RBA left the policy rate unchanged at 1.5% in June, and made no change to the monetary policy guidance. The central bank remained confident over the global economic outlook. Indeed, it has so far not commented about the slowdown in economic activities in the Eurozone, UK and Japan, etc. At home, the members continued to expect growth to pick up and average a bit above +3% in 2018 and 2019. Meanwhile, the sluggish improvement in wage growth and inflation would continue to some time. An interesting reference RBA made was that “while there may be some further tightening of lending standards, the average mortgage interest rate on outstanding loans is continuing to decline”. This appears to be a response to those proposing a rate cut to offset the current tightening in credit condition. In short, the RBA should leave the policy rate unchanged for the rest of the year.
On global developments, the central bank noted that “financial markets have been affected by political developments in the Eurozone, particularly in Italy”. It added that “long-term bond yields in most major economies have declined recently and there has been some widening of corporate credit spreads”, compared with last month’s observation about the rising long term yields. Meanwhile, compared with last month’s observation about tighter short-term US yields, RBA noted that “conditions in US dollar short-term money markets have eased recently, although they are tighter than earlier in the year”.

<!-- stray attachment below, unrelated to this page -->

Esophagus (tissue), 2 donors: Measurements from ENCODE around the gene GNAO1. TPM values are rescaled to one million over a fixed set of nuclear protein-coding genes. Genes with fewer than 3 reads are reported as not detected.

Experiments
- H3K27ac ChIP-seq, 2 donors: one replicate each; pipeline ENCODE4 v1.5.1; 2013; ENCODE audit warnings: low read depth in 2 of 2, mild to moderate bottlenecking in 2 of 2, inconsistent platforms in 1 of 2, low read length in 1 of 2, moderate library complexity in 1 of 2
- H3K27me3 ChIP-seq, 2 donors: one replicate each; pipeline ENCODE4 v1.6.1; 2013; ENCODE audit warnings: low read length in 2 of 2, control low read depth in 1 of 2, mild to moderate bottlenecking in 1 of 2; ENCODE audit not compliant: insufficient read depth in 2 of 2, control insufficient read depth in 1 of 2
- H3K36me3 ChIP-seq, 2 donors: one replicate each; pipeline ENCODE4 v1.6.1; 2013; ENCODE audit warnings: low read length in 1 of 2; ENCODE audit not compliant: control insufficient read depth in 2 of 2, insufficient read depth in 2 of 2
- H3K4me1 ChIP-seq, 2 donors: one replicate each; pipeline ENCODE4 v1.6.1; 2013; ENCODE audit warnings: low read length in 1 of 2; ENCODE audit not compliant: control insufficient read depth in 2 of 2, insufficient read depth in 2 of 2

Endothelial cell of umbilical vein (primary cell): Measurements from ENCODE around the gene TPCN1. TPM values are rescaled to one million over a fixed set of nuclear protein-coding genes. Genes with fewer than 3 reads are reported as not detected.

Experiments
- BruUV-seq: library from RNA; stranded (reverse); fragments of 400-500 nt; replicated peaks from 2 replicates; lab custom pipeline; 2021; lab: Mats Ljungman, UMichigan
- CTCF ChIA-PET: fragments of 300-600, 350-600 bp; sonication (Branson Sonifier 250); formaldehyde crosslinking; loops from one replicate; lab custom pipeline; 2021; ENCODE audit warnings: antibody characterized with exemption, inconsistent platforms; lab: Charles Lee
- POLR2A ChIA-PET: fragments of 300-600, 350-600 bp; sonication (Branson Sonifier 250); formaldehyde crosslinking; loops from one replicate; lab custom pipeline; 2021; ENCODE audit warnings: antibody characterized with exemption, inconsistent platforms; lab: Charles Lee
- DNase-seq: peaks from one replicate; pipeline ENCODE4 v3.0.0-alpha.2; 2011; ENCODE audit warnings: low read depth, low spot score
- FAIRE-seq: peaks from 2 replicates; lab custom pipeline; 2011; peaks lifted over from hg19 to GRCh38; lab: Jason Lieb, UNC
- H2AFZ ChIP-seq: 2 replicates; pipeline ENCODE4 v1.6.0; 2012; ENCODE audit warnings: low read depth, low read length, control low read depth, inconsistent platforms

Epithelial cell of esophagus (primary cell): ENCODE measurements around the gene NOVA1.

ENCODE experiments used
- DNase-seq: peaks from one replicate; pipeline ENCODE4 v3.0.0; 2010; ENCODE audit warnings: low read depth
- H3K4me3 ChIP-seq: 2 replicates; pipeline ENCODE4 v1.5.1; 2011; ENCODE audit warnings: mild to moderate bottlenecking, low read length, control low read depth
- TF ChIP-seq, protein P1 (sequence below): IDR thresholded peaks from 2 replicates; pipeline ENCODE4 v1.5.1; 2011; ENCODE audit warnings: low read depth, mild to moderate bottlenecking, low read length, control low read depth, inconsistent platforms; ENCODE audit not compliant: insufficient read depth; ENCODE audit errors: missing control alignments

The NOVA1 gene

At home, RBA retained the assessment that GDP growth would pick up to average a bit above 3% in 2018 and 2019. The members acknowledged recent slowdown in the job market. Yet they remained confident over the longer-term outlook. Data from the Australian Bureau of Statistics suggests that +52.9K of jobs have been created so far this year, equating to an average increase of +13.2K per month. This is way below the average of +34.6K addition in 2017. The country’s unemployment rate climbed higher to 5.6% in April from 5.4% late last year. The situation signals that the soft wage growth would persist, although the members judged that the trough has been reached. Meanwhile, RBA appeared more comfortable with the current level of Australian dollar, as it removed the reference last month that “the Australian dollar has depreciated a little recently”.
What worth attention this month is the comment on the housing credit. A noted in the accompanying statement, “housing credit growth has slowed over the past year, especially to investors”. RBA noted that “while there may be some further tightening of lending standards, the average mortgage interest rate on outstanding loans is continuing to decline”. To us, this is RBA’s response to speculations that the central bank might trim the policy rate in order to ease the credit market. The reference is a confirmation that barring abrupt economic slowdown, the next RBA monetary decision would be rate hike, rather than rate cut.